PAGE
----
Squad Hires Paid Paramedics

By Jano Tantongco
jtantongco@longislandergroup.com

Photo courtesy of Andrew Golinsky Newly-hired paid paramedics of the Huntington Community First Aid Squad are using fly cars, one of which is pictured above, to help cut down the squad’s response time for emergency calls.

Photo courtesy of Andrew Golinsky
Newly-hired paid paramedics of the Huntington Community First Aid Squad are using fly cars, one of which is pictured above, to help cut down the squad’s response time for emergency calls.

The Huntington Community First Aid Squad has recently hired paid paramedics who will support emergency response operations. The hires were suggested in a study of HCFAS that was commissioned by the Town of Huntington and recommended that the formerly-all-volunteer squad hire paid staff, among other suggestions.

John Palmieri, president of the HCFAS board of directors, said four part-time paramedics have been hired so far, with one more soon to come. They’re paid at a rate of $25 an hour, he said.

The hires, he added, will “allow the squad to reach every call faster.”

Faster response times were part a mandate in the 2016 contract between the town and HCFAS. We’re “required to show up to calls at certain time frames,” Palmieri said.

Huntington Supervisor Frank Petrone called the hires a “good move forward.”

“I think we’re on the right track here together and we’re continuing to work with them,” he said. “Hopefully this will make a difference, not only for people that need their services at various times, but also the volunteers. It takes some of the pressure off them when you have fewer volunteers.”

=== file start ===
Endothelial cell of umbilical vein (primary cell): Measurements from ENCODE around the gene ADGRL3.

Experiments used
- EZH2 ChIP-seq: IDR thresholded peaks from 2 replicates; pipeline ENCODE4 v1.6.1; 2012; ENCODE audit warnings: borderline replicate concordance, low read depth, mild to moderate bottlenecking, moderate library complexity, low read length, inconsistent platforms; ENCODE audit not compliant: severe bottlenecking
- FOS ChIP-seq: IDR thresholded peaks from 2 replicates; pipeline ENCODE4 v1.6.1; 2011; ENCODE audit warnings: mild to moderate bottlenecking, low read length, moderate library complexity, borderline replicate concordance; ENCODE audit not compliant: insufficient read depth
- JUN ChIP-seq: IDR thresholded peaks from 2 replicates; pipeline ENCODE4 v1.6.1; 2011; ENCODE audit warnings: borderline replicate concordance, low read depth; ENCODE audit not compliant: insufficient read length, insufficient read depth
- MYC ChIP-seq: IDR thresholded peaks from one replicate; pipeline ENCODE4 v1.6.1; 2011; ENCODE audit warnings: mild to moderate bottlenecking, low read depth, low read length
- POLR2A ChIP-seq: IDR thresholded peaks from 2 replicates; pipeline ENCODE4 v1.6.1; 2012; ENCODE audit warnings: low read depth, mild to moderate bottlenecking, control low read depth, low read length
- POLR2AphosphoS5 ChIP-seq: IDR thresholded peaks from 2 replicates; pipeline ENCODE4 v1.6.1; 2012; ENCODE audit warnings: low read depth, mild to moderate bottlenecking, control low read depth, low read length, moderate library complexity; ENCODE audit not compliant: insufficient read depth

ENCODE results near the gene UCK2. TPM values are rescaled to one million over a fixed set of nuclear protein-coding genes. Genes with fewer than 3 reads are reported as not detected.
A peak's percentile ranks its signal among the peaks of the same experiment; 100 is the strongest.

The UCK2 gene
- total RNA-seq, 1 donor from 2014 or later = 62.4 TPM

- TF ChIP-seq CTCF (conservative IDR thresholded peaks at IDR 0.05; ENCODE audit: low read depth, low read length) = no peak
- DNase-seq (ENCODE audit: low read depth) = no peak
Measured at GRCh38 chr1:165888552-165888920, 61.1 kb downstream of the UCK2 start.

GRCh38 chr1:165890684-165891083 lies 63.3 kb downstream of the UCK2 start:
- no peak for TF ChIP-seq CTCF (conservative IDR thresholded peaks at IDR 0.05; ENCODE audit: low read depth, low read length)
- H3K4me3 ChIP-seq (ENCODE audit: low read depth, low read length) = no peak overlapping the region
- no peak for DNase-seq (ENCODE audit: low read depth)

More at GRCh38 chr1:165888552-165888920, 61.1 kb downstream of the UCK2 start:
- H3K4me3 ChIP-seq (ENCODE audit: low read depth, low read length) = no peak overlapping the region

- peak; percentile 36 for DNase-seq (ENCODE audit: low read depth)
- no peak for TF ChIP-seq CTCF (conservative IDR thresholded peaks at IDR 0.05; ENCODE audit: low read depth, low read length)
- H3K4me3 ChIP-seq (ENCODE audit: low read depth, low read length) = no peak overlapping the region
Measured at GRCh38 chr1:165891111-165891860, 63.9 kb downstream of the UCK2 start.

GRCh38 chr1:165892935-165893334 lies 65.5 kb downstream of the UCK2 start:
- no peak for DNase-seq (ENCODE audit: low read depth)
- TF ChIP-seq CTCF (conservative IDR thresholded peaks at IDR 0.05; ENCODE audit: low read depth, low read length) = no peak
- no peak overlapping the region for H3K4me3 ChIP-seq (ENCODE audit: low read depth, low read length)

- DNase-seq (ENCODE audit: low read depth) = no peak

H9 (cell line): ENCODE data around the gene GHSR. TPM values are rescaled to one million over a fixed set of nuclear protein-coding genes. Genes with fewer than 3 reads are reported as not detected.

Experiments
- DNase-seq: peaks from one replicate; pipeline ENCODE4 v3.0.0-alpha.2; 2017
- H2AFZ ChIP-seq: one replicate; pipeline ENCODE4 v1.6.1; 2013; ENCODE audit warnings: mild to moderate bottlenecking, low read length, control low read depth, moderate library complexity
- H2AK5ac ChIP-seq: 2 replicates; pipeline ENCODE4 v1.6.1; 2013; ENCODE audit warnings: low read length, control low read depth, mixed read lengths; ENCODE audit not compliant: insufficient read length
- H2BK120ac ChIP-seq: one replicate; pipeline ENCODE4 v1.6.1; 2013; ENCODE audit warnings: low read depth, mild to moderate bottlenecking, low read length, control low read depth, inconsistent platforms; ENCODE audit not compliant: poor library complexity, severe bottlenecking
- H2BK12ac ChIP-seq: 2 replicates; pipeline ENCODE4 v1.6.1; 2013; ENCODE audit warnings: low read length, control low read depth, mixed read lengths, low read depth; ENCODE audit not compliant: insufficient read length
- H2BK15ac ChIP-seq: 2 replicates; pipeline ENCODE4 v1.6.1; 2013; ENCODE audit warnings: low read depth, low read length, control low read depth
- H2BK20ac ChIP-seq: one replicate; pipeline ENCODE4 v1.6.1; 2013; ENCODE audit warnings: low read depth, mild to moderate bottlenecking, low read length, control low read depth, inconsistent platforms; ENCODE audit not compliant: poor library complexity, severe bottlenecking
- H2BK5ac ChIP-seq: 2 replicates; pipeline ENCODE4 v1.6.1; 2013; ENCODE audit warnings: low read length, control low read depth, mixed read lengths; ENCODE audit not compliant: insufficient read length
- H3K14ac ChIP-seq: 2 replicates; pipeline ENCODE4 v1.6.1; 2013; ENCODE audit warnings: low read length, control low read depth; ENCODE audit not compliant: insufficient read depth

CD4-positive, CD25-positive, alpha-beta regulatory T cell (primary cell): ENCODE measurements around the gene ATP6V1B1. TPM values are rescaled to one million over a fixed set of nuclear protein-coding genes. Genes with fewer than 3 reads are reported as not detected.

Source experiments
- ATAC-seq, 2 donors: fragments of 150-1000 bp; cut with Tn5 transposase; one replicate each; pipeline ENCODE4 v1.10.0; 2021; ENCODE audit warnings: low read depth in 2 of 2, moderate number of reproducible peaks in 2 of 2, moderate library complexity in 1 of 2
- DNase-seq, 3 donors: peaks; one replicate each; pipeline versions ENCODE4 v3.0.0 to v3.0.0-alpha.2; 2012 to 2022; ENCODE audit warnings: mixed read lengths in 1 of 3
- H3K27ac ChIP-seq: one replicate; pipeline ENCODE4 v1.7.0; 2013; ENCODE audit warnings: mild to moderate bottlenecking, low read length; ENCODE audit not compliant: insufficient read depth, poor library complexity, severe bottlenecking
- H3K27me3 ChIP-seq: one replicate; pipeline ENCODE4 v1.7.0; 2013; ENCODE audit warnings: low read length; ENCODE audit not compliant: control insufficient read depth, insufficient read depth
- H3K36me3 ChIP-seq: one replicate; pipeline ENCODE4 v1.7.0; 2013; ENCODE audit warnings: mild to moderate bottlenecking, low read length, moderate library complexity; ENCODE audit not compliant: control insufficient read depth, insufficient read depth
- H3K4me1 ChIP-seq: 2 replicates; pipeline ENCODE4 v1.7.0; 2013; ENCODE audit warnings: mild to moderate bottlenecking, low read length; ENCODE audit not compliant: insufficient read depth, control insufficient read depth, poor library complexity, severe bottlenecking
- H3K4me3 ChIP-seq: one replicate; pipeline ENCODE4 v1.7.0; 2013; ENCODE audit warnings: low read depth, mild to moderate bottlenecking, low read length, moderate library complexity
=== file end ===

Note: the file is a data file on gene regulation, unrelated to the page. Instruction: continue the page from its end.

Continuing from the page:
Petrone added that the hires will also reduce costs for departments that have provided mutual aid assistance to the HCFAS in the past.

When the squad does not have the resources to respond to a call, that call is then sent to a neighboring district. Out of over 6,000 calls last year, Palmieri said, the squad deferred 60 calls.

The paid paramedics will make use of the squad’s three fly cars, which is a vehicle akin to an SUV that has all the equipment necessary to provide Advanced Life Support, but does not carry patients, Palmieri said.

Responding paramedics will arrive on scene to essentially triage a situation, he added. If the paramedic determines the situation requires ALS, he or she will stay on site and begin treatment immediately, with the ambulance following shortly after.

In the case of a Basic Life Support call, the paramedic would confer with the ambulance crew and provide support, but would soon get ready for another call.

“We’re trying to cover 24 hours a day, seven days a week,” Palmieri said.

Currently, he added, HCFAS doesn’t have enough people to do that, but it plans to hire more help, ultimately targeting 8-10 paid paramedics. The squad also plans to acquire its seventh ambulance next week, he said.

“We’re trying to do it with our volunteers, but we just couldn’t get to them all,” he said. “Hopefully having paid medics on will get to even more calls faster.”

Palmieri said that the squad also plans to soon start billing insurance providers for ambulance trips. The squad opted to make that change, he said, due to the reduction in funding that the squad received from the town in its 2016 budget. Huntington allotted $1.58 million for HCFAS, $194,901 less than last year.

When the reduction in funding was made, town officials suggested that the squad employ a medical billing program, or dip into reserve funds.